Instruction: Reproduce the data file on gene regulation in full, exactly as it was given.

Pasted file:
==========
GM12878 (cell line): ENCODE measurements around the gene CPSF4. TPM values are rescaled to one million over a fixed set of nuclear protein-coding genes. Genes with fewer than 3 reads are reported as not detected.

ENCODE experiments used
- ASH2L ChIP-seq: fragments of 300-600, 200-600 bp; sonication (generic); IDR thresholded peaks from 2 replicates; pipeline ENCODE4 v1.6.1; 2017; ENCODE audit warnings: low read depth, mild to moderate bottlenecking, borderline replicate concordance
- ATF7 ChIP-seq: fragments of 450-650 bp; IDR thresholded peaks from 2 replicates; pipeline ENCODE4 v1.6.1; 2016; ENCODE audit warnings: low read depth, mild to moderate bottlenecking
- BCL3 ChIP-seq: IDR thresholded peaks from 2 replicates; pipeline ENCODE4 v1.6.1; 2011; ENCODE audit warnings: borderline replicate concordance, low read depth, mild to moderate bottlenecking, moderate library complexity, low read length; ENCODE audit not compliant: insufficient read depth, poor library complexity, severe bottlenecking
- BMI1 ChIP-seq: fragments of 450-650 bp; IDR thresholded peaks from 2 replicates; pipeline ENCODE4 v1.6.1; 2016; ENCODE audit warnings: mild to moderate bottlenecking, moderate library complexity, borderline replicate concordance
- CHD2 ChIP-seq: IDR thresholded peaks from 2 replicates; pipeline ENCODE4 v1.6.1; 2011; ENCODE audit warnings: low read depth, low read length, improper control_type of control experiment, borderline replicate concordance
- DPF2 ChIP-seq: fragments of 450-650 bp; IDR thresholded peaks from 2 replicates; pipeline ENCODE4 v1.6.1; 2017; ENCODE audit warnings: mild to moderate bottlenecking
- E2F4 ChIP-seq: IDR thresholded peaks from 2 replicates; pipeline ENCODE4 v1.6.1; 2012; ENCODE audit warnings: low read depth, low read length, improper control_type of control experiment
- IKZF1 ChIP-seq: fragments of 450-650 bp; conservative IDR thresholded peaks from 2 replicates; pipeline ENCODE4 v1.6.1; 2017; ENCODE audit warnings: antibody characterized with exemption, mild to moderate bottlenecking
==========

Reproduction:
GM12878 (cell line): ENCODE measurements around the gene CPSF4. TPM values are rescaled to one million over a fixed set of nuclear protein-coding genes. Genes with fewer than 3 reads are reported as not detected.

ENCODE experiments used
- ASH2L ChIP-seq: fragments of 300-600, 200-600 bp; sonication (generic); IDR thresholded peaks from 2 replicates; pipeline ENCODE4 v1.6.1; 2017; ENCODE audit warnings: low read depth, mild to moderate bottlenecking, borderline replicate concordance
- ATF7 ChIP-seq: fragments of 450-650 bp; IDR thresholded peaks from 2 replicates; pipeline ENCODE4 v1.6.1; 2016; ENCODE audit warnings: low read depth, mild to moderate bottlenecking
- BCL3 ChIP-seq: IDR thresholded peaks from 2 replicates; pipeline ENCODE4 v1.6.1; 2011; ENCODE audit warnings: borderline replicate concordance, low read depth, mild to moderate bottlenecking, moderate library complexity, low read length; ENCODE audit not compliant: insufficient read depth, poor library complexity, severe bottlenecking
- BMI1 ChIP-seq: fragments of 450-650 bp; IDR thresholded peaks from 2 replicates; pipeline ENCODE4 v1.6.1; 2016; ENCODE audit warnings: mild to moderate bottlenecking, moderate library complexity, borderline replicate concordance
- CHD2 ChIP-seq: IDR thresholded peaks from 2 replicates; pipeline ENCODE4 v1.6.1; 2011; ENCODE audit warnings: low read depth, low read length, improper control_type of control experiment, borderline replicate concordance
- DPF2 ChIP-seq: fragments of 450-650 bp; IDR thresholded peaks from 2 replicates; pipeline ENCODE4 v1.6.1; 2017; ENCODE audit warnings: mild to moderate bottlenecking
- E2F4 ChIP-seq: IDR thresholded peaks from 2 replicates; pipeline ENCODE4 v1.6.1; 2012; ENCODE audit warnings: low read depth, low read length, improper control_type of control experiment
- IKZF1 ChIP-seq: fragments of 450-650 bp; conservative IDR thresholded peaks from 2 replicates; pipeline ENCODE4 v1.6.1; 2017; ENCODE audit warnings: antibody characterized with exemption, mild to moderate bottlenecking